Results and Impact This event was part of a programme of work where I am collaborating with Coram and other researchers on a project funded by the Nuffield Foundation to explore how local authorities can make better use of their data for decision-making in children's social care. It demonstrated tol local authorities how they could examine the data they hold to understand service needs and demands
Year(s) Of Engagement Activity 2018
URL https://coram-i.org.uk/data-visualisation-in-social-care/
 
Description Disrupting the Care Cases Crisis Seminar Nuffield 
Form Of Engagement Activity Participation in an activity, workshop or similar
Part Of Official Scheme? No
Geographic Reach National
Primary Audience Policymakers/politicians
Results and Impact The seminar was intended to explore empirical research findings to identify the reasons for the continuing rise in the number of care proceedings cases. The Outcomes of care proceedings for children study provides the most detailed data on how care proceedings changed between 2009-10 and 2014-15, and also on the use of court resources.
Year(s) Of Engagement Activity 2017
 
Description EUSARF Presentation More adoptions more quickly?The impact of recent changes in law and policy in England and Wales 
Form Of Engagement Activity A talk or presentation
Part Of Official Scheme? No
Geographic Reach International
Primary Audience Professional Practitioners
Results and Impact Practitioners and researchers at panel on legal proceedings and children's social care discussed the impact of law reform on children's social care.
Year(s) Of Engagement Activity 2018
URL http://www.eusarf2018porto.com/
 
Description Establishing outcomes for children before and after care proceedings reform - Findings seminar London (Euston) 
Form Of Engagement Activity Participation in an activity, workshop or similar
Part Of Official Scheme? No
Geographic Reach National
Primary Audience Policymakers/politicians
Results and Impact Seminar organised to discuss the findings with policy makers and senior practitioners. The participants gave feedback on the findings and what they saw to be their implications. This resulted in further development of the researchers' understanding of their findings and further invitations to present.
Year(s) Of Engagement Activity 2017
 
Description How is the PLO working? LFJC Bristol 
Form Of Engagement Activity Participation in an activity, workshop or similar
Part Of Official Scheme? No
Geographic Reach Regional
Primary Audience Professional Practitioners
Results and Impact The introduction of the 26 week timetable for care proceedings has halved their average length but what else has changed? Researchers at the University of Bristol have carried out the first detailed analysis of the impact of the 2014 PLO reforms on the decisions made by the courts. These decisions have major impacts for children, for local authorities who work with their families and for all professionals who act in care proceedings. The research findings will be presented for discussion and reflection in this seminar, which is open to all professionals working in family justice - social workers, social work managers, local authority lawyers, lawyers in private practice, cafcass workers, expert witnesses and members of the judiciary.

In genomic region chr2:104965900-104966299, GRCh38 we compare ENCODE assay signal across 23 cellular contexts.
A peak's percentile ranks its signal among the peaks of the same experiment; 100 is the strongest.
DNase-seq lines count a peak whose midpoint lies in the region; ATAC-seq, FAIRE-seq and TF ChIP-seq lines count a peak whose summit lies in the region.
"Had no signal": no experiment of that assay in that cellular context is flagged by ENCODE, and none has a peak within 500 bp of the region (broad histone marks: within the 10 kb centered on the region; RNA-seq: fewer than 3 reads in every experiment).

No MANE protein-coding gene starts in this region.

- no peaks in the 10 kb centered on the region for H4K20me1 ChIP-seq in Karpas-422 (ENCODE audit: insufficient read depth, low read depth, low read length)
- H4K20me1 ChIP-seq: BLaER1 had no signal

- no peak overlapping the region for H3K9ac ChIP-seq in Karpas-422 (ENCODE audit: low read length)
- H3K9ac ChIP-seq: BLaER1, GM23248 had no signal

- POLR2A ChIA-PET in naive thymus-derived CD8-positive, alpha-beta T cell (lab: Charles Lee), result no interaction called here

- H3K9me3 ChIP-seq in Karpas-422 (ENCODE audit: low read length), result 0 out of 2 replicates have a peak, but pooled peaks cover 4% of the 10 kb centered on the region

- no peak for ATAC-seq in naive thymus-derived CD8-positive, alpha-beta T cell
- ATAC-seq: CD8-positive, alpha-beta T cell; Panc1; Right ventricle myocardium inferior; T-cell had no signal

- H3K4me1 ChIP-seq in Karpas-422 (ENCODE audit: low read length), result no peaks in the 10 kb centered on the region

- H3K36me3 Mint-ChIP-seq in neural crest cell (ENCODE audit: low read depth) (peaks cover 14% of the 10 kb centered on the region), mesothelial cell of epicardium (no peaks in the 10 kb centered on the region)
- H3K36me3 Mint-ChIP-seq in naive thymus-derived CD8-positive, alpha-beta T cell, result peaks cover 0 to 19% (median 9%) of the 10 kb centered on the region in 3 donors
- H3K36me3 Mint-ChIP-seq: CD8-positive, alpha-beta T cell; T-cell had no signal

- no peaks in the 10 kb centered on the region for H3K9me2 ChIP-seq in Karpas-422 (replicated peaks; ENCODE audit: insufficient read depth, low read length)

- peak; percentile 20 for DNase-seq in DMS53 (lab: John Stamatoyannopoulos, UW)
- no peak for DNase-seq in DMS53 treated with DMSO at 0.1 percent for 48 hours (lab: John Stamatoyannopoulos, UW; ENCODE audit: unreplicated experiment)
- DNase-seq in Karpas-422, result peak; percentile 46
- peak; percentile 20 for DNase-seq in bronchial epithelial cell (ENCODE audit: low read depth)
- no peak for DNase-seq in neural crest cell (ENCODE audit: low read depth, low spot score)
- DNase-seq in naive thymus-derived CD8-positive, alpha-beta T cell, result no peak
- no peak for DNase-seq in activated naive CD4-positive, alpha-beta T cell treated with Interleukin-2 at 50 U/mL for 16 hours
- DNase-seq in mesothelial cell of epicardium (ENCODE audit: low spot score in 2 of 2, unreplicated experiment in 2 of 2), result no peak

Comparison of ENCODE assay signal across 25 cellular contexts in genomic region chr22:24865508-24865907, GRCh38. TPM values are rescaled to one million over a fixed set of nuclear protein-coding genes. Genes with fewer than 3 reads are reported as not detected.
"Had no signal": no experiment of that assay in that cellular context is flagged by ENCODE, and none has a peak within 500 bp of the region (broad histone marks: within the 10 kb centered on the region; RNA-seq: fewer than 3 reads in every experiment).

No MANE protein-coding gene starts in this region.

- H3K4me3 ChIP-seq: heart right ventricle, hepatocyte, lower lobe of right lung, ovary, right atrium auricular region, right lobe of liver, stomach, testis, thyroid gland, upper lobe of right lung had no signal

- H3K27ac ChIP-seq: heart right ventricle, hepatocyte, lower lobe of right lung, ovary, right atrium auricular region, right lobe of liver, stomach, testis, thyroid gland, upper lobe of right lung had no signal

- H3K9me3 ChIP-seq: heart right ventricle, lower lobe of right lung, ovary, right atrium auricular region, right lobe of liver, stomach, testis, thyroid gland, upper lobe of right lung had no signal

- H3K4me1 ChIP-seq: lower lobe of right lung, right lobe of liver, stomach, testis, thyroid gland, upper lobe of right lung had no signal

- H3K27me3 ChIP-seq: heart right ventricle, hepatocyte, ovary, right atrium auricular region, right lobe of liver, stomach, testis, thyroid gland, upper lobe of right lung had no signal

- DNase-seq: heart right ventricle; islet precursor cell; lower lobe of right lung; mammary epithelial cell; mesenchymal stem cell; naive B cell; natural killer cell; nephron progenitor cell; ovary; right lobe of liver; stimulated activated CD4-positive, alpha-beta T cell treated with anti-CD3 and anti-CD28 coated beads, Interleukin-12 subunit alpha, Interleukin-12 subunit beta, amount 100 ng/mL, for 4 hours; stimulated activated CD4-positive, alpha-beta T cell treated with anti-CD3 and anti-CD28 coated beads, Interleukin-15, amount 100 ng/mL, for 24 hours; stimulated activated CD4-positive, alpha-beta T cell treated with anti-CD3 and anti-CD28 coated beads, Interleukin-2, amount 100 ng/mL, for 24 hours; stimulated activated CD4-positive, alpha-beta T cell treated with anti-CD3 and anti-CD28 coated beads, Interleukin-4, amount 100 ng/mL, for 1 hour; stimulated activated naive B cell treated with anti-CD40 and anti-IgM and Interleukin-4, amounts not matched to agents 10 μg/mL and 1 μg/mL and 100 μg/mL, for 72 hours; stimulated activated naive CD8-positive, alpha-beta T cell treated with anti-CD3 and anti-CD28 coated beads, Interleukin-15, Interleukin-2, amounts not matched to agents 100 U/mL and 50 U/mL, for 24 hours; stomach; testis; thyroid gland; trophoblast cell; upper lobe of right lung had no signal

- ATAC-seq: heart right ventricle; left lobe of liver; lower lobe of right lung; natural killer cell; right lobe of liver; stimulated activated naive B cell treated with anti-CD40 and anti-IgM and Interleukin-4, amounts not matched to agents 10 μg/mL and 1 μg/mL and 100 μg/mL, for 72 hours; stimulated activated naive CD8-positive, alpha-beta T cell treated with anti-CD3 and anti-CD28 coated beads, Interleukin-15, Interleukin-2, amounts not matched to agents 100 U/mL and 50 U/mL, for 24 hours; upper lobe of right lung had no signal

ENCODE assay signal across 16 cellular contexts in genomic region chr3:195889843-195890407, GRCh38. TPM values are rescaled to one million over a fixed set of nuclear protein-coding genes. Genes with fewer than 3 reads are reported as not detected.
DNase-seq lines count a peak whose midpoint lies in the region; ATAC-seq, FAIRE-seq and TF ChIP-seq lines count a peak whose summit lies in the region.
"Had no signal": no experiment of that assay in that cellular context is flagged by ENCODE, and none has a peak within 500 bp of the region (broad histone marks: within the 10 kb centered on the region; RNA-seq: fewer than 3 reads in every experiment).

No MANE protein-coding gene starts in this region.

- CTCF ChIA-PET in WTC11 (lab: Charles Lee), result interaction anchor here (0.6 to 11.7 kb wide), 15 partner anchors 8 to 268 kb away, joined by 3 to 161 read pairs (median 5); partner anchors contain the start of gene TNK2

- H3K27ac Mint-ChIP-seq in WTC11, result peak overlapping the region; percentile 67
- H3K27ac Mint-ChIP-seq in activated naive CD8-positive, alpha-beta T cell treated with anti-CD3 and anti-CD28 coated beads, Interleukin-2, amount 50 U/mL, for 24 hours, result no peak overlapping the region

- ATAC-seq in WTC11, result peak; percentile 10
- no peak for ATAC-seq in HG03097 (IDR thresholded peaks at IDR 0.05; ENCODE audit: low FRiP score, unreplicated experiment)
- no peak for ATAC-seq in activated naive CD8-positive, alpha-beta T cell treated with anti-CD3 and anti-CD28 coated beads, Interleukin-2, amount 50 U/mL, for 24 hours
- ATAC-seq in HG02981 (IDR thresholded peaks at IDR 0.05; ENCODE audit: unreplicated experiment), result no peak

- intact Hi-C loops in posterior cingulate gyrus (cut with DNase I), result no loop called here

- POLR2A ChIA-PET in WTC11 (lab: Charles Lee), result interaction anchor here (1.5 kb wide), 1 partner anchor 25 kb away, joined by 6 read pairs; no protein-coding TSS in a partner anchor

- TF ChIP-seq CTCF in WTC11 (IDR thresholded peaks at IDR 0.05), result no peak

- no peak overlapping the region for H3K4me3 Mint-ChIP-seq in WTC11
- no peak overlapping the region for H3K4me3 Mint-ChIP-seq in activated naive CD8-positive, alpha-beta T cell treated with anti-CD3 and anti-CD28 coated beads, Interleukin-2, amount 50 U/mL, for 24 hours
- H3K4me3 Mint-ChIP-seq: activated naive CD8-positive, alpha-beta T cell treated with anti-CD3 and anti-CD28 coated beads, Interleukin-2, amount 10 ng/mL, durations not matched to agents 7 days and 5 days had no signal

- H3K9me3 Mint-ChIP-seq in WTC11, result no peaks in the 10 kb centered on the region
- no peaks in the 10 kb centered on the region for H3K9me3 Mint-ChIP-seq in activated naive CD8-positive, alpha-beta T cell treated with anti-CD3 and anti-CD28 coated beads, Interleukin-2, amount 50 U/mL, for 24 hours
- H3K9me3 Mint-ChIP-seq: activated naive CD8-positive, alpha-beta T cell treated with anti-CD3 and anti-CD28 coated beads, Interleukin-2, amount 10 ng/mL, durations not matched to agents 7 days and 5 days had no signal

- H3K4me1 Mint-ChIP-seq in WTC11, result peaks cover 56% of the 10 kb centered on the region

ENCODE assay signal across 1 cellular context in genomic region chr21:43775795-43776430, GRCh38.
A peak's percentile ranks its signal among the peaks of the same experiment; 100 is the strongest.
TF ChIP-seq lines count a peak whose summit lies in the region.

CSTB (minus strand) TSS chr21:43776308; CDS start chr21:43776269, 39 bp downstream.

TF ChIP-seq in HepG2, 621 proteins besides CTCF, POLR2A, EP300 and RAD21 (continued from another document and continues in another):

The subject of the seminar is the first part of a study Establishing outcomes of care proceedings for children before and after care proceedings reform, funded by the Economic and Social Research Council, which provides findings about other key aspects of the PLO including use of experts, judicial continuity and orders made. The study involved a detailed examination of the cases of over 300 children filed in 2014-2015 in England and Wales. This interdisciplinary seminar will discuss the main findings and their implications for policy and practice.
Year(s) Of Engagement Activity 2017
URL http://www.bristol.ac.uk/fssl/events/2016/how-is-the-plo-working.html
 
Description How is the PLO working? the impact of the care proceedings reforms and the implications for practice ( Swindon/Wilts LFJC) 
Form Of Engagement Activity A talk or presentation
Part Of Official Scheme? No
Geographic Reach Regional
Primary Audience Professional Practitioners
Results and Impact Presentation at Annual conference of the Swindon and Wiltshire Local Family Justice Council to an audience of judiciary, lawyers and social work professionals to update them on practice in other parts of England and the implications of these.The judiciary were particularly interested to identify areas where they could work to improve practice, particularly timeliness
Year(s) Of Engagement Activity 2017,2018
 
Description Judicial College, England: Outcomes of care proceedings for children 
Form Of Engagement Activity A talk or presentation
Part Of Official Scheme? No